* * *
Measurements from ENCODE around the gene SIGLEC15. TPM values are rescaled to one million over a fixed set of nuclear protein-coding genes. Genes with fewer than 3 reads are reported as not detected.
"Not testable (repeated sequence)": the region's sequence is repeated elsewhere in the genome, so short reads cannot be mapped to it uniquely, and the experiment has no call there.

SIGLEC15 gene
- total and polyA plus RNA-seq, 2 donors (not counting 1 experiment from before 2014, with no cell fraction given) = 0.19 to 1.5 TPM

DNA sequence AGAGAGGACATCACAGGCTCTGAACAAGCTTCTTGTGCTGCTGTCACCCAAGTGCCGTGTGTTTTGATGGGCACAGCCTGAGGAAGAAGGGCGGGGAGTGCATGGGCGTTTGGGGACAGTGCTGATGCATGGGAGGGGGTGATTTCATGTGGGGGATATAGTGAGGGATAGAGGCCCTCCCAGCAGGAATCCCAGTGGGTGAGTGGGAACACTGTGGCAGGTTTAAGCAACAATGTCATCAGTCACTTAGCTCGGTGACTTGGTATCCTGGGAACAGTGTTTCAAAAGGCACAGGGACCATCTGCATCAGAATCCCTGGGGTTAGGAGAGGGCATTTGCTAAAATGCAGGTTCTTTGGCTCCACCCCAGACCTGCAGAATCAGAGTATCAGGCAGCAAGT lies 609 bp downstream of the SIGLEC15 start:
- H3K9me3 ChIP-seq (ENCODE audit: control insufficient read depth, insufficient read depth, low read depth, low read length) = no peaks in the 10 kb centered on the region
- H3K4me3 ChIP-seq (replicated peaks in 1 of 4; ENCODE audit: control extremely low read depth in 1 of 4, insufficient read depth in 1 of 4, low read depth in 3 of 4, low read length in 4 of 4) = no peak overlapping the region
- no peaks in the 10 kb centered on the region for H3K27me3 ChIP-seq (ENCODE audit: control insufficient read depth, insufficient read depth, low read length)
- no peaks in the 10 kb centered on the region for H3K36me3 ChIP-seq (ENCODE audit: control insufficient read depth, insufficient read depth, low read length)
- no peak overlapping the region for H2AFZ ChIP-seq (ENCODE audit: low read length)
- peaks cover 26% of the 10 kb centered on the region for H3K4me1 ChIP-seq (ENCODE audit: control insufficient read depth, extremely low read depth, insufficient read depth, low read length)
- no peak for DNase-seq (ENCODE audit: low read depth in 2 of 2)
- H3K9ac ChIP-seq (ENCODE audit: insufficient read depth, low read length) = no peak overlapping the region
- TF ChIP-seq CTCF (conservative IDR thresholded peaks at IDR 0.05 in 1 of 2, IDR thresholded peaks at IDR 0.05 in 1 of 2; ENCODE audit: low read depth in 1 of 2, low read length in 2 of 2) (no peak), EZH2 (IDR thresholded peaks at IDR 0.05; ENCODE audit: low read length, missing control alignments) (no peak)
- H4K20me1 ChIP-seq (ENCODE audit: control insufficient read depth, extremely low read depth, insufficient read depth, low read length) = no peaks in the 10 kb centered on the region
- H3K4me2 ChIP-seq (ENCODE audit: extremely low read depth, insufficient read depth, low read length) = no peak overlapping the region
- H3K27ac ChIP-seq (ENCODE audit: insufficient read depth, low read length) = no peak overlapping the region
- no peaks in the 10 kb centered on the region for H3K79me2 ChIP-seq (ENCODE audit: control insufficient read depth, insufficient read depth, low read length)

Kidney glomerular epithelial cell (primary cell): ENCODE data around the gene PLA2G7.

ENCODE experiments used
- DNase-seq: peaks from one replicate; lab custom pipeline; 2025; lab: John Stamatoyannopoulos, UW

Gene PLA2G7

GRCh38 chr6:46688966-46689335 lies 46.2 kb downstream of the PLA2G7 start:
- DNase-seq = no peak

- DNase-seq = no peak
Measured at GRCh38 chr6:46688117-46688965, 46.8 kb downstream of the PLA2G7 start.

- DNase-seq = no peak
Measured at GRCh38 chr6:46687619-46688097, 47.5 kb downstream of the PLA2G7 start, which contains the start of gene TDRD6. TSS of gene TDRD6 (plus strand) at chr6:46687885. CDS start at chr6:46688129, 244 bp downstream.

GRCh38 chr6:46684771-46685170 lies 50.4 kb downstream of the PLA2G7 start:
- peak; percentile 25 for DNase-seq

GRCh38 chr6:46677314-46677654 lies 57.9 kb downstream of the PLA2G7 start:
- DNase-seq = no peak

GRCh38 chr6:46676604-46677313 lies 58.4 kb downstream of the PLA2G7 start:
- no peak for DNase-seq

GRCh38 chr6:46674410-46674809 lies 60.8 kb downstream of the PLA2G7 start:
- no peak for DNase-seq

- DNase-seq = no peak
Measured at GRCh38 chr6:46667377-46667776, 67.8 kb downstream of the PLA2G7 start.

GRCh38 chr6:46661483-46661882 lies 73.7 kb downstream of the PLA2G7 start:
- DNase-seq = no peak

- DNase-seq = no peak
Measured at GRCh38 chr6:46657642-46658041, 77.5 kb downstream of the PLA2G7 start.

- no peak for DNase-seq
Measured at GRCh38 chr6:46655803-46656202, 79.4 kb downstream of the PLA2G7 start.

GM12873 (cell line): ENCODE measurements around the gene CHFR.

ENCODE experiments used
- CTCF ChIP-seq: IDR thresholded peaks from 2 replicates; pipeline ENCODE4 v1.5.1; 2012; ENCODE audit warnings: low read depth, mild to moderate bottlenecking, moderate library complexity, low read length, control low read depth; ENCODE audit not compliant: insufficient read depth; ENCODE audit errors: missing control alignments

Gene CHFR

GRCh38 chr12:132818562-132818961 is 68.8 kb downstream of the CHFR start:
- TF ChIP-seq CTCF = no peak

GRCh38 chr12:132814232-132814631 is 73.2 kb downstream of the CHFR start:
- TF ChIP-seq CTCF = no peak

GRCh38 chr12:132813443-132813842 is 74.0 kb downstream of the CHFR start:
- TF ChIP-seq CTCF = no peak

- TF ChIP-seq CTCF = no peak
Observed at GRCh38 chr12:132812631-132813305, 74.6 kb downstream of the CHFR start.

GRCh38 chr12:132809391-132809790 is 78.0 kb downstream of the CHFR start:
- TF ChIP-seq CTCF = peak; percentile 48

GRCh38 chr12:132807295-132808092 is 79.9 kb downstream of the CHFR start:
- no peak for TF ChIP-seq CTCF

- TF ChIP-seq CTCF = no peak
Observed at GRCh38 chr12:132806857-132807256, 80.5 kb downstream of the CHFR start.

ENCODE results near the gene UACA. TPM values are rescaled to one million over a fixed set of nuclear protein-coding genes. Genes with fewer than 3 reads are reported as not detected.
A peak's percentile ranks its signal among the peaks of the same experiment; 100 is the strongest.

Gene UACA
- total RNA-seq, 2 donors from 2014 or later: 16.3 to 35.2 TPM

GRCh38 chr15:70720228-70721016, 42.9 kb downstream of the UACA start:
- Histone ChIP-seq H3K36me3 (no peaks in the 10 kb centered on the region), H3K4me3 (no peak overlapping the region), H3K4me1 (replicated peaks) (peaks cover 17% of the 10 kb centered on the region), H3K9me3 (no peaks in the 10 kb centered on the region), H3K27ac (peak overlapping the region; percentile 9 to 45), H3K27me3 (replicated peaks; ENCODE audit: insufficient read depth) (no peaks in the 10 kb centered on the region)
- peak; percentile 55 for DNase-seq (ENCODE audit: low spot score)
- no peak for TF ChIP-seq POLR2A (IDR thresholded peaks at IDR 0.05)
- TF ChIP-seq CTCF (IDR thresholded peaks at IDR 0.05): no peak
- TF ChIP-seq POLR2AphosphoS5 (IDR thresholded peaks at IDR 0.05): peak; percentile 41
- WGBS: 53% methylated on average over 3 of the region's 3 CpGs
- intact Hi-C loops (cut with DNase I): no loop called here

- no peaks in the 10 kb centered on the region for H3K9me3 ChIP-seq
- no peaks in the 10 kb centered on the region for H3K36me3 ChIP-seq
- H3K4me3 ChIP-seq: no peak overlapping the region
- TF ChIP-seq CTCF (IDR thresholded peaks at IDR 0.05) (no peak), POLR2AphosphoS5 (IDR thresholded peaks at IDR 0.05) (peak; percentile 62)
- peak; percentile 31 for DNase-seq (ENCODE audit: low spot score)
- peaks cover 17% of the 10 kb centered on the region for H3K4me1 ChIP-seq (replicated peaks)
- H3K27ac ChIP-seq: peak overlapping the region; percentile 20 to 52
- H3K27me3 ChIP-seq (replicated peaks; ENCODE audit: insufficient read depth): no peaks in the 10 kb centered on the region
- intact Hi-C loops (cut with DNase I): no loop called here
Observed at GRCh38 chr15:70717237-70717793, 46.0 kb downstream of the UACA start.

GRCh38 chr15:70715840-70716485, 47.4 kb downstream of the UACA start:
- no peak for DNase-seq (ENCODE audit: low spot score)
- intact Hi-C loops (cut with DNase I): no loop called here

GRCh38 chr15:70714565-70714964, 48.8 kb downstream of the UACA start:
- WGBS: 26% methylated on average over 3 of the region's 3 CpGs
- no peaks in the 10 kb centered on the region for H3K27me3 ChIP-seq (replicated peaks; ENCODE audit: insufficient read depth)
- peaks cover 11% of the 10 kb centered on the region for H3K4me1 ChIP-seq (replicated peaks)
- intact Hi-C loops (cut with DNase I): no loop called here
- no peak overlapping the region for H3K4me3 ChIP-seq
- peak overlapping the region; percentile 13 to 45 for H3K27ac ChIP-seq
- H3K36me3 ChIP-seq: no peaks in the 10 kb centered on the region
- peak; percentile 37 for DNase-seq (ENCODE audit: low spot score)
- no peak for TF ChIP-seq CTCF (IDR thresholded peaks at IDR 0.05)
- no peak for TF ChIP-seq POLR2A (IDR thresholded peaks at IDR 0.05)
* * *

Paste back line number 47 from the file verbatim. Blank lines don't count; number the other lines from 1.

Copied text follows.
- CTCF ChIP-seq: IDR thresholded peaks from 2 replicates; pipeline ENCODE4 v1.5.1; 2012; ENCODE audit warnings: low read depth, mild to moderate bottlenecking, moderate library complexity, low read length, control low read depth; ENCODE audit not compliant: insufficient read depth; ENCODE audit errors: missing control alignments